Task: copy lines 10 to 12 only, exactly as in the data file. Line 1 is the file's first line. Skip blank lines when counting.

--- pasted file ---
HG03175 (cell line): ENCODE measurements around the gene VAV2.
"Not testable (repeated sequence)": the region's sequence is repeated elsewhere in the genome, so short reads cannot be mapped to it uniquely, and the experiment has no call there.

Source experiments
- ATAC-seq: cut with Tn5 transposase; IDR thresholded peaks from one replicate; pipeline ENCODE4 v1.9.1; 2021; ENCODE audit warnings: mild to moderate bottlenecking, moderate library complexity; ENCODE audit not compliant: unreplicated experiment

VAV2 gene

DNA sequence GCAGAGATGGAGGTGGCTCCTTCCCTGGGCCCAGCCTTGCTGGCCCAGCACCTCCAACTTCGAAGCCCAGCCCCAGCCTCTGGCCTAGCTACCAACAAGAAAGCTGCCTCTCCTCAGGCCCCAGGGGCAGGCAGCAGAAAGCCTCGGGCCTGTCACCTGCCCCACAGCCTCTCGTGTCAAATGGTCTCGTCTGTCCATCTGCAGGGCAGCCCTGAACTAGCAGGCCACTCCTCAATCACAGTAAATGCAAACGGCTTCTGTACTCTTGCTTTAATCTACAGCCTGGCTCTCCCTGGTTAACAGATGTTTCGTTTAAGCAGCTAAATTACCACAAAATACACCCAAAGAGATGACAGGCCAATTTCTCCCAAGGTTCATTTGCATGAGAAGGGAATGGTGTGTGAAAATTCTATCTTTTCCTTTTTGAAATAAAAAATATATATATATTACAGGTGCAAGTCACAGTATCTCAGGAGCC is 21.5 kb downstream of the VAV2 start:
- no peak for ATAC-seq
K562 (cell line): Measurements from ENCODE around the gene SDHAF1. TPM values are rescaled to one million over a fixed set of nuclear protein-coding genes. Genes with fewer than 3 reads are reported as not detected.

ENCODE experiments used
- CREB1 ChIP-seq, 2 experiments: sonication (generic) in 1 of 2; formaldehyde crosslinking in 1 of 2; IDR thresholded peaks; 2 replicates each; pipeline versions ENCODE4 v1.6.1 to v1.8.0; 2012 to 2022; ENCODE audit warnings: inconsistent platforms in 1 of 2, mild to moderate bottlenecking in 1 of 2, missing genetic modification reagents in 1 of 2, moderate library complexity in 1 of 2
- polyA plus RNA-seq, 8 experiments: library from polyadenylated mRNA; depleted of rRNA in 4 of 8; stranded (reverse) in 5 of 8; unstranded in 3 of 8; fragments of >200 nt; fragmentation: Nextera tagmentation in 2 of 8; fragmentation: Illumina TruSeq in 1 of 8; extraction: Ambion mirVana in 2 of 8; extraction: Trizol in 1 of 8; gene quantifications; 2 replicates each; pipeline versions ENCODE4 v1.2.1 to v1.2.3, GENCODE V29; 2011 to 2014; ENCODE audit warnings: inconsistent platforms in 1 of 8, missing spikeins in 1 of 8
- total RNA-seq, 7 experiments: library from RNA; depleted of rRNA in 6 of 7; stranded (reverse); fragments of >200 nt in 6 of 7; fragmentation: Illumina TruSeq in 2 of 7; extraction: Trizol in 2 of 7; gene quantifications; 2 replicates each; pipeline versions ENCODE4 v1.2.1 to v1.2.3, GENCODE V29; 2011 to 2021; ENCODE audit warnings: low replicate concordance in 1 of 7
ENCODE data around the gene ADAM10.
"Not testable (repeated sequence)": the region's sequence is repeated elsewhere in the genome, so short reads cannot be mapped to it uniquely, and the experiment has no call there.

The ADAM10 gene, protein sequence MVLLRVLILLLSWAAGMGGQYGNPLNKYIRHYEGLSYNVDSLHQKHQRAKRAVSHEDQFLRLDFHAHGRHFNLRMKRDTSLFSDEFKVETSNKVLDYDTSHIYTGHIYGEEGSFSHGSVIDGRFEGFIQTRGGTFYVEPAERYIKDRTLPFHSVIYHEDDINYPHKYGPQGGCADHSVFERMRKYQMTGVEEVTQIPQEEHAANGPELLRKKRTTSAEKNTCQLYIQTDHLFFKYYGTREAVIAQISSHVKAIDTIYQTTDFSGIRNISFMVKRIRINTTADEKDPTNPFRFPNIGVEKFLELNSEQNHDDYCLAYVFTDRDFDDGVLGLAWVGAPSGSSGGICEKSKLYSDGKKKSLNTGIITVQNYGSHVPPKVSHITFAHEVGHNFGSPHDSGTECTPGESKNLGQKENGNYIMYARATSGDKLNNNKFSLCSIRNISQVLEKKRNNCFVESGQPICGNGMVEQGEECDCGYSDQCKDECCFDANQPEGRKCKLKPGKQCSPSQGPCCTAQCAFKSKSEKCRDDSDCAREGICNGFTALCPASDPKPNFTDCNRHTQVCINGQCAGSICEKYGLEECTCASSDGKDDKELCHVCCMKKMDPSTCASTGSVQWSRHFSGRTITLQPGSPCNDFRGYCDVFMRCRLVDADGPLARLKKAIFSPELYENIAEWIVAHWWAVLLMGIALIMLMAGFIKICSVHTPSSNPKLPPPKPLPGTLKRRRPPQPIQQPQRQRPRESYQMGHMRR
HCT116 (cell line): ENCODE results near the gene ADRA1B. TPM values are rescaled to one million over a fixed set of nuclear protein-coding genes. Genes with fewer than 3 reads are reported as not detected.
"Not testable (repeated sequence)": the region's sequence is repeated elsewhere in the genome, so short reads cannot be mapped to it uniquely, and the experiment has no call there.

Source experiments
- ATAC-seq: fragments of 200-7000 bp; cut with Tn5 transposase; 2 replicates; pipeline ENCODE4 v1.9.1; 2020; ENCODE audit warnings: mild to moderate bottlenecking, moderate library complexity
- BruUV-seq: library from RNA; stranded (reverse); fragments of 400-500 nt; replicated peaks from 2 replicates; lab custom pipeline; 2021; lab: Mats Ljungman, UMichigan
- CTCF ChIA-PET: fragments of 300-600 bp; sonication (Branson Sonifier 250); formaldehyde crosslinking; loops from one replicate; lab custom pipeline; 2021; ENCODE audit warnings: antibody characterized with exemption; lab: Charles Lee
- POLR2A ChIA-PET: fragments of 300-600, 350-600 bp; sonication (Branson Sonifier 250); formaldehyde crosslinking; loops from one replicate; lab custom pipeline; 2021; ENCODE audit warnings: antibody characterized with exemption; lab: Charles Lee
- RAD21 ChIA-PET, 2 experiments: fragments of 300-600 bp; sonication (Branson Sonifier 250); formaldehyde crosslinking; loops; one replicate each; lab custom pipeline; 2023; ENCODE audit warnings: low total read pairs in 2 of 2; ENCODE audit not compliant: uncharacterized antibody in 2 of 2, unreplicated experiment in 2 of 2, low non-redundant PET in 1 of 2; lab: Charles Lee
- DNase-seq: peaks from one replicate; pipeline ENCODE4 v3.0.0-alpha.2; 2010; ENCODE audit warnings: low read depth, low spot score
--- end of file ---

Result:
- CREB1 ChIP-seq, 2 experiments: sonication (generic) in 1 of 2; formaldehyde crosslinking in 1 of 2; IDR thresholded peaks; 2 replicates each; pipeline versions ENCODE4 v1.6.1 to v1.8.0; 2012 to 2022; ENCODE audit warnings: inconsistent platforms in 1 of 2, mild to moderate bottlenecking in 1 of 2, missing genetic modification reagents in 1 of 2, moderate library complexity in 1 of 2
- polyA plus RNA-seq, 8 experiments: library from polyadenylated mRNA; depleted of rRNA in 4 of 8; stranded (reverse) in 5 of 8; unstranded in 3 of 8; fragments of >200 nt; fragmentation: Nextera tagmentation in 2 of 8; fragmentation: Illumina TruSeq in 1 of 8; extraction: Ambion mirVana in 2 of 8; extraction: Trizol in 1 of 8; gene quantifications; 2 replicates each; pipeline versions ENCODE4 v1.2.1 to v1.2.3, GENCODE V29; 2011 to 2014; ENCODE audit warnings: inconsistent platforms in 1 of 8, missing spikeins in 1 of 8
- total RNA-seq, 7 experiments: library from RNA; depleted of rRNA in 6 of 7; stranded (reverse); fragments of >200 nt in 6 of 7; fragmentation: Illumina TruSeq in 2 of 7; extraction: Trizol in 2 of 7; gene quantifications; 2 replicates each; pipeline versions ENCODE4 v1.2.1 to v1.2.3, GENCODE V29; 2011 to 2021; ENCODE audit warnings: low replicate concordance in 1 of 7